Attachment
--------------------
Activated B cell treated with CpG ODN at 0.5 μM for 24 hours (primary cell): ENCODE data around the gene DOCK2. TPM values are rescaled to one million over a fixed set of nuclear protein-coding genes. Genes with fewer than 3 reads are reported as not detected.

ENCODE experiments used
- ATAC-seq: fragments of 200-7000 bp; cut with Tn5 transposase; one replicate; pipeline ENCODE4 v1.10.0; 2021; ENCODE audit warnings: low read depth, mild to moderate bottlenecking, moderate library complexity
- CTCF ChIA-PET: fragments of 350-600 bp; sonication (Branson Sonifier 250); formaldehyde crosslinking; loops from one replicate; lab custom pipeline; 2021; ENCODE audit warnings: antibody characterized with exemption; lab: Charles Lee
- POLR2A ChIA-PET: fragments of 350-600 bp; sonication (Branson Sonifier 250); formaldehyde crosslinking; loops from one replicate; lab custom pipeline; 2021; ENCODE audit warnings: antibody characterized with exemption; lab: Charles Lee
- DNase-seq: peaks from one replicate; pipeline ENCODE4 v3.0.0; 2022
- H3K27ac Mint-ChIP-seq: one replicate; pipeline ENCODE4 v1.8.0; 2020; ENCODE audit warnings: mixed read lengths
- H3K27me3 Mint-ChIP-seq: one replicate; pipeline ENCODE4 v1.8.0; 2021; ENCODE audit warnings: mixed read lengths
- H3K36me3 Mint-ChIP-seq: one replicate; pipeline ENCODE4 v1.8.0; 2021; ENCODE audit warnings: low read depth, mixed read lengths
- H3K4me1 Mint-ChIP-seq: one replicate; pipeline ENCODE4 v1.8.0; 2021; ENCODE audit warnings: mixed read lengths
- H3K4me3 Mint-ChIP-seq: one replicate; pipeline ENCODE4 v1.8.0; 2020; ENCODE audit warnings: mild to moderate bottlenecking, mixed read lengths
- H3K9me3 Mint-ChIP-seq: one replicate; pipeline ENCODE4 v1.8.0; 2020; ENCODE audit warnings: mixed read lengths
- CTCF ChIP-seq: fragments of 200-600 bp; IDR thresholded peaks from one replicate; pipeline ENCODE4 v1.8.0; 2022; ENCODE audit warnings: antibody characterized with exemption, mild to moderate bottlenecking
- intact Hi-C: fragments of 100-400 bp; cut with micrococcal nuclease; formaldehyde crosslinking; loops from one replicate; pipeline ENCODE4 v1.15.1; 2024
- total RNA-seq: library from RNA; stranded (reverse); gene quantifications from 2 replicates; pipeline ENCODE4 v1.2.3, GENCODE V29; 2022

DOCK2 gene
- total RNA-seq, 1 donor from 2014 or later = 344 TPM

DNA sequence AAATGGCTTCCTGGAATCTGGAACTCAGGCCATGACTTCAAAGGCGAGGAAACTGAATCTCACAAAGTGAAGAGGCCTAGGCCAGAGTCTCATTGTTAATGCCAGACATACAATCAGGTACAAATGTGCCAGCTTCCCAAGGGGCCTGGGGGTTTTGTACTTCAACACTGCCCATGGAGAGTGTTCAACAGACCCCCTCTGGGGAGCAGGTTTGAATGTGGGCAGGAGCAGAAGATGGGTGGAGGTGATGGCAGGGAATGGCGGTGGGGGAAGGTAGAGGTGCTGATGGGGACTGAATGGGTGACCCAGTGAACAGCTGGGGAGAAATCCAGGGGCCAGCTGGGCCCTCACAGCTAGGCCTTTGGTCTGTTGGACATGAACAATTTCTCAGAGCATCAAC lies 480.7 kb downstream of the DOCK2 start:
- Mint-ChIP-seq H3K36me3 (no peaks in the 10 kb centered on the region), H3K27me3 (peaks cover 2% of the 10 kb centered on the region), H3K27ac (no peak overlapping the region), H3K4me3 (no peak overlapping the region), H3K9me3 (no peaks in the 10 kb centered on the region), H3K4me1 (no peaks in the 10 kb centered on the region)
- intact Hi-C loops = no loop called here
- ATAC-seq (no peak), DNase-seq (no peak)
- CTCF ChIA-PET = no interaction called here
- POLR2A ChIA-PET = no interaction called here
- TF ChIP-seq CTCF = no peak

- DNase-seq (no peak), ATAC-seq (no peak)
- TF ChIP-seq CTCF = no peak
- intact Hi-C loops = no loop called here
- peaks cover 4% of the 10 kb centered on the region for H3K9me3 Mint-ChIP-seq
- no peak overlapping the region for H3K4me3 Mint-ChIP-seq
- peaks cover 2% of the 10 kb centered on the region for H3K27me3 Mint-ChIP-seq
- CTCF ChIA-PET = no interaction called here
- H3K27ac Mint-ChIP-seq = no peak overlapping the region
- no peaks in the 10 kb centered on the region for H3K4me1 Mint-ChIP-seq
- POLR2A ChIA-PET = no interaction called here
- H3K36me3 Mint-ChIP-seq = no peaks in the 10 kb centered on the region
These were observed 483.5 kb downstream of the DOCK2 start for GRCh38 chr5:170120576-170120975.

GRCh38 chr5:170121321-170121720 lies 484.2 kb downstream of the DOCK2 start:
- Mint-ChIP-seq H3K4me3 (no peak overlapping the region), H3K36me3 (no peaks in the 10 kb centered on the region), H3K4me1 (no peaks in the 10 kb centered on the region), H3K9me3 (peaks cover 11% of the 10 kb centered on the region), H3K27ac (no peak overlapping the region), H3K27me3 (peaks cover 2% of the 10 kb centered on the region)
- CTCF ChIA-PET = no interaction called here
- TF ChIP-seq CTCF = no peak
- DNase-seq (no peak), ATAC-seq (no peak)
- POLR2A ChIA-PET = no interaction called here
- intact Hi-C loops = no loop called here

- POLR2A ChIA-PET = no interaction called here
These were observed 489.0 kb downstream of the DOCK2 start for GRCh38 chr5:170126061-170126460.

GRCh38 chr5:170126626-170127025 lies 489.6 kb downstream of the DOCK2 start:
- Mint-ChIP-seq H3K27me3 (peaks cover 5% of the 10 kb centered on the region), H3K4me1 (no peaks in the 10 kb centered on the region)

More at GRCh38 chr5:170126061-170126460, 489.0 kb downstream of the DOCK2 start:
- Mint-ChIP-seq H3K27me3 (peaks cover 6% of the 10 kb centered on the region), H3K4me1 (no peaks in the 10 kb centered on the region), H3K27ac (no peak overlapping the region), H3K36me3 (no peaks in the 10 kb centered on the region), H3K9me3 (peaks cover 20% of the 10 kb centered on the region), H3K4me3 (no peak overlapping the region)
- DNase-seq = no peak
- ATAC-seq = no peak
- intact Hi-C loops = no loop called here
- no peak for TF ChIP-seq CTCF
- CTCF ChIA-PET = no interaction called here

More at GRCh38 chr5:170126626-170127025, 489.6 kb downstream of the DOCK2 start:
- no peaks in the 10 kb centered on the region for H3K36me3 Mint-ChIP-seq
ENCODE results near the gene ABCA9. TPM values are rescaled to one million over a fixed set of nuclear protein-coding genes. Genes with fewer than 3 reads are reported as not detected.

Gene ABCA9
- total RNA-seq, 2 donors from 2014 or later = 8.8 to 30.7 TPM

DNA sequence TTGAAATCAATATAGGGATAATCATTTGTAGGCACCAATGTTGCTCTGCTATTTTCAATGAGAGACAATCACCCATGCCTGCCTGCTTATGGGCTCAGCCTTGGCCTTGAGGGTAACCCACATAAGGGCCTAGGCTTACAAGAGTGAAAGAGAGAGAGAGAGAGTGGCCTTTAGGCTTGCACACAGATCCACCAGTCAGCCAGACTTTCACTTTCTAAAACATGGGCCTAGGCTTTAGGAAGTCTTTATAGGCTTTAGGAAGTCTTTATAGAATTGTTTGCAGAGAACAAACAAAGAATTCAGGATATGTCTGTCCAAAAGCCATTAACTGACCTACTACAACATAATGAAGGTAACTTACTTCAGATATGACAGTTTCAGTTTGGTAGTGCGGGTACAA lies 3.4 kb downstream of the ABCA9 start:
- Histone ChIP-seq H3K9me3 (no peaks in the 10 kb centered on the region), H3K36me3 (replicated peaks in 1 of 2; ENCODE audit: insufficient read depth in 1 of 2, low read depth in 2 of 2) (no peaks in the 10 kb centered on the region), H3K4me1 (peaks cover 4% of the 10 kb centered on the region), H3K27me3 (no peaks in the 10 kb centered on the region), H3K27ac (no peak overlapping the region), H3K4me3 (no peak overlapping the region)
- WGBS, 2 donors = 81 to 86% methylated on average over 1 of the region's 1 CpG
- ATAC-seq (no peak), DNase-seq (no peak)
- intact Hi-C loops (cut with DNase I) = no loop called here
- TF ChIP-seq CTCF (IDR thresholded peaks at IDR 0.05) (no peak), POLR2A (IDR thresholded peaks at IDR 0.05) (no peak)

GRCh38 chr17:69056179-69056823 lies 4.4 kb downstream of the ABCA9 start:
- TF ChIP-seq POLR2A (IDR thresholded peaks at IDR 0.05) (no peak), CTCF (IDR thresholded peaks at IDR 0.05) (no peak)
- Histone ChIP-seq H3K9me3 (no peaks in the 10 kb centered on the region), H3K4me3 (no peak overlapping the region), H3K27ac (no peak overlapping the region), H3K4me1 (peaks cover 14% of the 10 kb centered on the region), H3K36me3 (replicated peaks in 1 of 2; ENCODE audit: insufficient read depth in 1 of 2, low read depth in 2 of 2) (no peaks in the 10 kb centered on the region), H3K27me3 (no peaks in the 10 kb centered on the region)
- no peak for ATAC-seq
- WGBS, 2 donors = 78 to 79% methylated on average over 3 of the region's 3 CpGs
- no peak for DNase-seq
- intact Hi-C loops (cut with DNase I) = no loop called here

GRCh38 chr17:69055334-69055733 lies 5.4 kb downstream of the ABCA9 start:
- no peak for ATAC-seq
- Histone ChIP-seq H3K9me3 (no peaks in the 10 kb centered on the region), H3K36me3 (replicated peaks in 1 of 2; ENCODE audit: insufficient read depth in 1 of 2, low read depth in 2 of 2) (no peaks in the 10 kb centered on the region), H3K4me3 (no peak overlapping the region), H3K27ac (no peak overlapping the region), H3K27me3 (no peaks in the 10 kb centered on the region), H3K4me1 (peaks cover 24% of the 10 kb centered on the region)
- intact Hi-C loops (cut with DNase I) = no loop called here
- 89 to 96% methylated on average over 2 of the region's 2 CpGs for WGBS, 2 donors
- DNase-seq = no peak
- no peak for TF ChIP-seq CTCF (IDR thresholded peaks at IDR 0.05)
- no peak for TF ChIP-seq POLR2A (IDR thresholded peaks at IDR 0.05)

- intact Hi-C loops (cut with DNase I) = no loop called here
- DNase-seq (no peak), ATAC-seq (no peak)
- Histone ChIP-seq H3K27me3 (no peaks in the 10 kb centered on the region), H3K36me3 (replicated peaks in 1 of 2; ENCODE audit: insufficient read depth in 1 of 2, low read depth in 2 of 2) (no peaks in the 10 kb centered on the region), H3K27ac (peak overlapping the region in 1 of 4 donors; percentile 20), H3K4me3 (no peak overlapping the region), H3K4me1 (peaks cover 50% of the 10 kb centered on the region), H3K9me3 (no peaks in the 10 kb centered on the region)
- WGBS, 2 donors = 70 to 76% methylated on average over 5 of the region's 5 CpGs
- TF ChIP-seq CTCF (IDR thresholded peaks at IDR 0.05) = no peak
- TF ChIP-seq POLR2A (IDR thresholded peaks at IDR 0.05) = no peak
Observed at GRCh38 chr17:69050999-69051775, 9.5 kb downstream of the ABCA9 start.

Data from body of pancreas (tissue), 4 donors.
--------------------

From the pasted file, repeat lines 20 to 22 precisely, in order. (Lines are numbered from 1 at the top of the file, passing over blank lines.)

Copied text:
- intact Hi-C loops = no loop called here
- ATAC-seq (no peak), DNase-seq (no peak)
- CTCF ChIA-PET = no interaction called here